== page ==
Postoperative regimen: The postoperative regime included Tobradex® (dexamethasonum 1 mg, tobramycinum 3 mg) eye drops qid. The eye drops were tapered over four weeks. Postoperative controls were on day one, week one and 1 month postoperatively.

3. Results

3.1. Patients’ Characteristics

Overall, 250 patients (156 women, 94 men) with a mean age of 80.4 years, SD ± 9.9 (range 26 to 106) were included. Except in 3 patients, all surgeries were performed under inpatient conditions. The mean distance from patient’s home to the hospital was 17.5 kilometers, SD ± 14.7 (range 2 - 103).

Ocular co-morbidities: 73 patients (29.2%) had no ocular co-morbidities. 104 eyes (52 patients), 20% of the patient population had a pseudoexfoliation syndrome, an additional 7.6% had PEX-glaucoma (23 eyes, 19 patients), while 6.6% (23 eyes of 17 patients) had another type of glaucoma. Twenty-four percent (120 eyes of 60 patients) presented with blepharitis. There were 15 patients (two cases unilateral) with enophtahlmos. Cornea guttata was present in 4% (20 eyes) of study eyes. There were 122 eyes (24.4%) showing signs of age-related macular degeneration. Amblyopia was observed in 25 cases (10%).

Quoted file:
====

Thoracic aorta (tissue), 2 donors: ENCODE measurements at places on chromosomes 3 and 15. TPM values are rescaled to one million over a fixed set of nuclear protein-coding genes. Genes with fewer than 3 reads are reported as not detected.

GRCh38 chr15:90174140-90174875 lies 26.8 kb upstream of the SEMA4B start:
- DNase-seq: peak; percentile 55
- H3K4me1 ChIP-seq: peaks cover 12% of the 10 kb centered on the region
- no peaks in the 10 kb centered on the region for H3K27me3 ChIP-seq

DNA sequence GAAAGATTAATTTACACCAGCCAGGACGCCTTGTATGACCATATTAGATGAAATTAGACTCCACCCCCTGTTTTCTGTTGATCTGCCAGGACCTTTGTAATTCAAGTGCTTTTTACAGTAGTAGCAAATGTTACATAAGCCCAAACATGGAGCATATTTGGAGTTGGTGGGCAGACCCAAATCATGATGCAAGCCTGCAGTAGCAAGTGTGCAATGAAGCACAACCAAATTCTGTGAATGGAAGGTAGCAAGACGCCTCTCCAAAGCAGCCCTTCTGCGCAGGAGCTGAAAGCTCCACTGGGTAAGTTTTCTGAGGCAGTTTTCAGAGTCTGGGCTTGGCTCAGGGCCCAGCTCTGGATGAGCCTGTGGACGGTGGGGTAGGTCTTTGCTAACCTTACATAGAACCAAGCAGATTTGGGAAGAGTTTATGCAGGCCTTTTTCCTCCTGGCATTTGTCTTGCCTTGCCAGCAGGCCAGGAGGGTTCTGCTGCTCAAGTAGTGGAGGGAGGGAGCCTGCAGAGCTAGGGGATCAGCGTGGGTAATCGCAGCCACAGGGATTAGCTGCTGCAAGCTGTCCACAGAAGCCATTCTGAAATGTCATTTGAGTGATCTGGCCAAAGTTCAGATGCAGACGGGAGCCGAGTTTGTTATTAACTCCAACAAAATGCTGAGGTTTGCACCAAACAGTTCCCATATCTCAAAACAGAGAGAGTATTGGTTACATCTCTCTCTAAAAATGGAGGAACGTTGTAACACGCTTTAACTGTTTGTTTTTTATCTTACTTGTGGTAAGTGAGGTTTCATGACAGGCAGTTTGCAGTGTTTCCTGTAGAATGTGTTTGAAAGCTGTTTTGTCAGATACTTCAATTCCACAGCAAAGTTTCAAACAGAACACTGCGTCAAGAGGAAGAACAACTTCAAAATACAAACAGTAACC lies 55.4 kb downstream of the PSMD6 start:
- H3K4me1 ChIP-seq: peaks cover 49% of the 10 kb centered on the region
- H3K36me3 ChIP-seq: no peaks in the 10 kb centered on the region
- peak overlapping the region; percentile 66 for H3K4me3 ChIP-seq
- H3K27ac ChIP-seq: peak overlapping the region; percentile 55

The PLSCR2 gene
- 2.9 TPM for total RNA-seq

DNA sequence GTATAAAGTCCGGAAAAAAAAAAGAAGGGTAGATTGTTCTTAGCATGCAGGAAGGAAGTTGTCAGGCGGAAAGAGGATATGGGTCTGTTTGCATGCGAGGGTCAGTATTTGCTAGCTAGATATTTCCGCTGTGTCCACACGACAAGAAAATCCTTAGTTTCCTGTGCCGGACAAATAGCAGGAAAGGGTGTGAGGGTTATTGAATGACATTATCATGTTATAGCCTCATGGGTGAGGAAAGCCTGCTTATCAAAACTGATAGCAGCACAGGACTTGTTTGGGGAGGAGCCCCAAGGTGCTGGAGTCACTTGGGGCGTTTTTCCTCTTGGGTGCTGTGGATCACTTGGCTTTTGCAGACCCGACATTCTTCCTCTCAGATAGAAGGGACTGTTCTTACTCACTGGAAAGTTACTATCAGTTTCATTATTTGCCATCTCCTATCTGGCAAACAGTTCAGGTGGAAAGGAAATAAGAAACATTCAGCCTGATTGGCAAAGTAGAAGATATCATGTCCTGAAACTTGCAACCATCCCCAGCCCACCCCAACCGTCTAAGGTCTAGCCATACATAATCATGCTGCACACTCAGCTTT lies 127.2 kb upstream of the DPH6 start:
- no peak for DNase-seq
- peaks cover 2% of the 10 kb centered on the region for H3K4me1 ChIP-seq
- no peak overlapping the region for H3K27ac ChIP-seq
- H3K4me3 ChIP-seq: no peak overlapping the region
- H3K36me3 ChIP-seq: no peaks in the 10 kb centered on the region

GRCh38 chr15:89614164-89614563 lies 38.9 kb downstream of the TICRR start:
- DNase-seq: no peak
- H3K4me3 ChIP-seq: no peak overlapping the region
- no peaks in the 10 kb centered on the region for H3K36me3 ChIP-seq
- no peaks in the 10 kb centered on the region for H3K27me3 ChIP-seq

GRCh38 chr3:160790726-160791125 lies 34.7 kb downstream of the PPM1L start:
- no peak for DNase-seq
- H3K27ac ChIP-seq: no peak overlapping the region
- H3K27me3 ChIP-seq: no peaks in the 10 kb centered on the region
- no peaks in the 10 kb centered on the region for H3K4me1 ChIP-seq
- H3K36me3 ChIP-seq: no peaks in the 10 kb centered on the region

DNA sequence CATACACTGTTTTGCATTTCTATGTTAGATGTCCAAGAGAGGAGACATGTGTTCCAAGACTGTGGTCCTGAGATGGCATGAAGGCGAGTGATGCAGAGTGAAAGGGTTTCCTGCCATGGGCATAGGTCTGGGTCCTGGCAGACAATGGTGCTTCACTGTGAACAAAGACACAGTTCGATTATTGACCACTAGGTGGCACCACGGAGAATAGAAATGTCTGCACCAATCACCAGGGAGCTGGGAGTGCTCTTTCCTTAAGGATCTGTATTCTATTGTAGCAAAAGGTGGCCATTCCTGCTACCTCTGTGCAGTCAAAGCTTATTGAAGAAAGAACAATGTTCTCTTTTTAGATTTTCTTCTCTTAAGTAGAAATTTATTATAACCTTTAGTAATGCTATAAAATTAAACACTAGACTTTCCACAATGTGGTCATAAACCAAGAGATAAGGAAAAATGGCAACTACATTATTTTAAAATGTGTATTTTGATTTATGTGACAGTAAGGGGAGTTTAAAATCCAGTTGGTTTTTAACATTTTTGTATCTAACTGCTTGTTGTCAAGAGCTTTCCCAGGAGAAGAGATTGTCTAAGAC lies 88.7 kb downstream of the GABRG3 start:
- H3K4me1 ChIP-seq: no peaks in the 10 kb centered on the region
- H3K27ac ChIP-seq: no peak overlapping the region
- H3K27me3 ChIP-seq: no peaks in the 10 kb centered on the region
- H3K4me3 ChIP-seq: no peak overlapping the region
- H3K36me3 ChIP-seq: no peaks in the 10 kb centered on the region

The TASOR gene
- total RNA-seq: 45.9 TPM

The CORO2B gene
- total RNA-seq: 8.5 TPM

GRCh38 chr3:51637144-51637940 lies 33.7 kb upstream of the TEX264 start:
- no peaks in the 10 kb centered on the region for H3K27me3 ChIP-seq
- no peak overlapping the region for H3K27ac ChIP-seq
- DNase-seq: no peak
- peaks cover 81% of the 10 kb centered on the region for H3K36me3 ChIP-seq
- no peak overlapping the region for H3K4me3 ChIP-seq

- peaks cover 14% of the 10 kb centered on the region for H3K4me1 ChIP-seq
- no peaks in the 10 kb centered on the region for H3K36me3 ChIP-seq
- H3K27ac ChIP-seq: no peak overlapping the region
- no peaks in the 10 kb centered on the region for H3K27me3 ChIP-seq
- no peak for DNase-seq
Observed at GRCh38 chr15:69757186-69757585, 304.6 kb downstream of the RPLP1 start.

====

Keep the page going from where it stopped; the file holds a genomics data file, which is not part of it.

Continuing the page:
General co-morbidities: Sixty-five (26%) patients were under oral anticoagulation (e.g. Marcumar). Sixty- one (24.4%) patients had diabetes mellitus. Seventy (28%) patients had a reduced mobility (e.g. paraplegia), of these 21 (8.4%) were restricted to a wheel chair. Approximately 20% (49) patients were obese (BMI > 30). Eleven patients had a history of cancer. A co-morbidities-index (score from 0 - 6) was formed by the number of general co-morbidities: mean score was 2.9 in the study population, SD ± 1.1 (range 0 to 6).